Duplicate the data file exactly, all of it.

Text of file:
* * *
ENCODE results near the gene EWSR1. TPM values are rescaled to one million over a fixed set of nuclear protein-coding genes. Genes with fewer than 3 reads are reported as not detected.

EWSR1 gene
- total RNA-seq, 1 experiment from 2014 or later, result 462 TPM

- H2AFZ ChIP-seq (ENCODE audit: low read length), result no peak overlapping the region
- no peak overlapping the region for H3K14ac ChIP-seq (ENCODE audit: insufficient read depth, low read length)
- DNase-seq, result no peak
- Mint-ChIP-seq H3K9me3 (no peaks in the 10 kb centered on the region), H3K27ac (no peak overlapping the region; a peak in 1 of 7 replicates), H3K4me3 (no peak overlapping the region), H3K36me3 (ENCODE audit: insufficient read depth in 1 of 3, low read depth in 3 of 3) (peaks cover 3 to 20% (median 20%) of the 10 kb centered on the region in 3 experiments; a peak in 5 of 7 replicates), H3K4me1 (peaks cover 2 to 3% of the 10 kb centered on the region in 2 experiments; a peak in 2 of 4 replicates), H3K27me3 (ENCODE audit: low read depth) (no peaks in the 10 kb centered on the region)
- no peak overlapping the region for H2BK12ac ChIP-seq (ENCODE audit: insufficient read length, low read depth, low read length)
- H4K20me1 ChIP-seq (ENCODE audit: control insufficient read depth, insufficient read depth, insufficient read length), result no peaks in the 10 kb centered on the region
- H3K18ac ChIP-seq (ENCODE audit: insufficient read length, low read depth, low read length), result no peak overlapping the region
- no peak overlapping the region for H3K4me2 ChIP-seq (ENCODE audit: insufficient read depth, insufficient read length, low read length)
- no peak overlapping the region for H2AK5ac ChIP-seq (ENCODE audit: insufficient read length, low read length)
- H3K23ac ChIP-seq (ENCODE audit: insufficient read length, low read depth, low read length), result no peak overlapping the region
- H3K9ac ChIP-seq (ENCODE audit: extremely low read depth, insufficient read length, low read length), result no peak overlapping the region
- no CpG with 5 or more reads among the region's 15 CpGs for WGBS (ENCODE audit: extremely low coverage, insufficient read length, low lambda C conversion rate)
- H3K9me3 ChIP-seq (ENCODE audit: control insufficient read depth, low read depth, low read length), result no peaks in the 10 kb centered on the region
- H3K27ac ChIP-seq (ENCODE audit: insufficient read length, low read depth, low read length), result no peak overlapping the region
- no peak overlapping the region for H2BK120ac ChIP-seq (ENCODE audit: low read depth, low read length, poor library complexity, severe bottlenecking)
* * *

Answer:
ENCODE results near the gene EWSR1. TPM values are rescaled to one million over a fixed set of nuclear protein-coding genes. Genes with fewer than 3 reads are reported as not detected.

EWSR1 gene
- total RNA-seq, 1 experiment from 2014 or later, result 462 TPM

- H2AFZ ChIP-seq (ENCODE audit: low read length), result no peak overlapping the region
- no peak overlapping the region for H3K14ac ChIP-seq (ENCODE audit: insufficient read depth, low read length)
- DNase-seq, result no peak
- Mint-ChIP-seq H3K9me3 (no peaks in the 10 kb centered on the region), H3K27ac (no peak overlapping the region; a peak in 1 of 7 replicates), H3K4me3 (no peak overlapping the region), H3K36me3 (ENCODE audit: insufficient read depth in 1 of 3, low read depth in 3 of 3) (peaks cover 3 to 20% (median 20%) of the 10 kb centered on the region in 3 experiments; a peak in 5 of 7 replicates), H3K4me1 (peaks cover 2 to 3% of the 10 kb centered on the region in 2 experiments; a peak in 2 of 4 replicates), H3K27me3 (ENCODE audit: low read depth) (no peaks in the 10 kb centered on the region)
- no peak overlapping the region for H2BK12ac ChIP-seq (ENCODE audit: insufficient read length, low read depth, low read length)
- H4K20me1 ChIP-seq (ENCODE audit: control insufficient read depth, insufficient read depth, insufficient read length), result no peaks in the 10 kb centered on the region
- H3K18ac ChIP-seq (ENCODE audit: insufficient read length, low read depth, low read length), result no peak overlapping the region
- no peak overlapping the region for H3K4me2 ChIP-seq (ENCODE audit: insufficient read depth, insufficient read length, low read length)
- no peak overlapping the region for H2AK5ac ChIP-seq (ENCODE audit: insufficient read length, low read length)
- H3K23ac ChIP-seq (ENCODE audit: insufficient read length, low read depth, low read length), result no peak overlapping the region
- H3K9ac ChIP-seq (ENCODE audit: extremely low read depth, insufficient read length, low read length), result no peak overlapping the region
- no CpG with 5 or more reads among the region's 15 CpGs for WGBS (ENCODE audit: extremely low coverage, insufficient read length, low lambda C conversion rate)
- H3K9me3 ChIP-seq (ENCODE audit: control insufficient read depth, low read depth, low read length), result no peaks in the 10 kb centered on the region
- H3K27ac ChIP-seq (ENCODE audit: insufficient read length, low read depth, low read length), result no peak overlapping the region
- no peak overlapping the region for H2BK120ac ChIP-seq (ENCODE audit: low read depth, low read length, poor library complexity, severe bottlenecking)